Notes from a 1984 Tech Talk About Programming Languages

February 12, 2019 Posted by Programming 0 thoughts on “Notes from a 1984 Tech Talk About Programming Languages”

Sometimes we’re so wrapped up in the present and future and don’t take time to remember the past. Today’s popular programming languages will become tomorrow’s ancient languages, collecting dust. For some who still use Fortran or Cobol, to think that these languages were “hip” back in 1984 must feel like going back a thousand years ago. Well, I went back in the past and took some notes.

1. The Compupro System 8/16 was something to behold back in the day, floppy disks and all.

2. Languages were specialized into contexts.

  • Fortran: science/ math software
  • Cobol: business software.
  • Logo: education software

80’s UI was not too shabby

3. Personal Cobol was a concept that aimed to allow those who weren’t tech savvy to create UI without code–like the 80’s version of Wix and Squarespace. The user could even generate Cobol code from the template.

A UI designer somewhere is probably cringing looking at this form.

4. Pascal, as a general purpose language was used, in the classroom setting just as C++ and Python are used today.

5. Have you ever heard of Forth? This was supposed to be a high level language that could be used to build software applications that run smoothly. Yet, during the presentation, the woman admitted, after being questioned by the brilliant Gary Kildall, that quite a bit of Assembly Language was used to optimize the speed of the animation in her presentation. So much for a super fast high level language.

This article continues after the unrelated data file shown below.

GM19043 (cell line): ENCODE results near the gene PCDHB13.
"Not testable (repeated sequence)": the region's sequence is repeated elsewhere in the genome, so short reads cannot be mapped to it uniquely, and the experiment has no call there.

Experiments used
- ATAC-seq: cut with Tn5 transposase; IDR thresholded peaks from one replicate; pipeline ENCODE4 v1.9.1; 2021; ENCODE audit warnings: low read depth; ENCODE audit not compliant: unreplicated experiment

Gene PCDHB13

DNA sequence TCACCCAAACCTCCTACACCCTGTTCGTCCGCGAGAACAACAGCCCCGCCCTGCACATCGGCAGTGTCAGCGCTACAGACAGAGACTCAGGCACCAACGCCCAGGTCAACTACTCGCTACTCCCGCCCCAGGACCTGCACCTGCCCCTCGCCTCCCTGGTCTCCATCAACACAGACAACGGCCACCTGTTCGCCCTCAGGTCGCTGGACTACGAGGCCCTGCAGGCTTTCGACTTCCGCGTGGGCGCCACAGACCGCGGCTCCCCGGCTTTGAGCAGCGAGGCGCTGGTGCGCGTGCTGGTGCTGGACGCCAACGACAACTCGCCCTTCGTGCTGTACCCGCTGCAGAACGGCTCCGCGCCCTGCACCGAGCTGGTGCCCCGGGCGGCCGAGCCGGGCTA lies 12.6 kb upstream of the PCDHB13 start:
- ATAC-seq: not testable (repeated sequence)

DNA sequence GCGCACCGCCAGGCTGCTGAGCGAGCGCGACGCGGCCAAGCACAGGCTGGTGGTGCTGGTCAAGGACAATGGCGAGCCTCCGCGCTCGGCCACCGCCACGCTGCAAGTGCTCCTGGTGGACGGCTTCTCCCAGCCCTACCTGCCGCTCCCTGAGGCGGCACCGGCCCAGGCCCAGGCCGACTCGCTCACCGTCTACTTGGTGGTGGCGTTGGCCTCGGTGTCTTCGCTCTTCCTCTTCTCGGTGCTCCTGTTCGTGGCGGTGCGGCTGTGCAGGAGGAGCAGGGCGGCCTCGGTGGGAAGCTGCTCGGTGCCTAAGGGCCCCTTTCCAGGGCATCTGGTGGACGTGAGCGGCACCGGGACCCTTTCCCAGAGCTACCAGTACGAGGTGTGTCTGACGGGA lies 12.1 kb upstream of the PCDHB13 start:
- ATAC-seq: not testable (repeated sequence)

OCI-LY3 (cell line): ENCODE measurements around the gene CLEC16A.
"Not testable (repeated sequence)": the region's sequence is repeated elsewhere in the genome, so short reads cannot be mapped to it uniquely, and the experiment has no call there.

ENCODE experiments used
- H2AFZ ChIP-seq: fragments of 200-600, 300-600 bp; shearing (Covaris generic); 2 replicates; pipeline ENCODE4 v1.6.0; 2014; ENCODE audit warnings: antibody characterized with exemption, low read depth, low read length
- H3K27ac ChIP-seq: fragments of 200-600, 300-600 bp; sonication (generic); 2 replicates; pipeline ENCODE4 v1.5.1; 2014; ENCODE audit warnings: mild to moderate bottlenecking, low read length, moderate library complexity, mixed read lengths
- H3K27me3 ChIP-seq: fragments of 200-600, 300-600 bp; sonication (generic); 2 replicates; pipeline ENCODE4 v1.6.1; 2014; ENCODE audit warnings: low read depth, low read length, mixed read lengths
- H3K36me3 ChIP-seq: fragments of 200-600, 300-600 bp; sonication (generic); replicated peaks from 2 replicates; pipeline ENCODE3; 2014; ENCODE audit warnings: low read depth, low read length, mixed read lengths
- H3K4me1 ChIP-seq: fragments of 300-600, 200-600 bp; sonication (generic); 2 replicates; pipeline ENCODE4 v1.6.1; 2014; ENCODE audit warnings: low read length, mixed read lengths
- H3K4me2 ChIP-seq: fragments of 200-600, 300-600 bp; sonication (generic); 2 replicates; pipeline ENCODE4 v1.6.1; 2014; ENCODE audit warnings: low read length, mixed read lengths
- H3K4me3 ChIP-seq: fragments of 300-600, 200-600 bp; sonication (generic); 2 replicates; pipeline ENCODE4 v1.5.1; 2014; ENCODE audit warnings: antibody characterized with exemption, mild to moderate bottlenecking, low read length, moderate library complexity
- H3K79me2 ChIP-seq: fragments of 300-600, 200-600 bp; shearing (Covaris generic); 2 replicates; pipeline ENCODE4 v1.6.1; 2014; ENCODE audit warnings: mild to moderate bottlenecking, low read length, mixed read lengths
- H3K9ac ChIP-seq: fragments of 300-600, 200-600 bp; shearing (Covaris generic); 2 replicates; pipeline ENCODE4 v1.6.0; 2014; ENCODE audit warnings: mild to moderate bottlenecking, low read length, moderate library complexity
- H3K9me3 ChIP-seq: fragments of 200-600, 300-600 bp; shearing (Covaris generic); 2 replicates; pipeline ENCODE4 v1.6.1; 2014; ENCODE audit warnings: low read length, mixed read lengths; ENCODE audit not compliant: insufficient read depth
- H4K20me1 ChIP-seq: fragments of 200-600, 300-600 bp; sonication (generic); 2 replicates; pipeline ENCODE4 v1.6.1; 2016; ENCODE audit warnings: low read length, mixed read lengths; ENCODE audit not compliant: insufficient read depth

As good as graphics gets in the 80’s

6. The presenter of the show finally says to Dave Eisenberg, a senior software engineer at Apple, “Dave, are there always going to be all these different languages or are they going to merge into a smaller number?”

My answer as a person from the future: “No, never.”

7. One of the best points made in the video was by Eisenberg who said,

“When you discuss languages it almost becomes like a religious argument. But really a language is just a tool. It’s like arguing, well, which one is better: a hammer or a screwdriver? You tell me what you want to do with it and I’ll tell you which one is better.”

8. Basic used to be the defacto language for casual programmers. It was inherited from Fortran and was only designed for basic purposes. Pun intended.

9. Logo was a language for kids before Swift Playground.

This game was built by a 13 year old using Logo.

10. Darn, they don’t make shows like this anymore.

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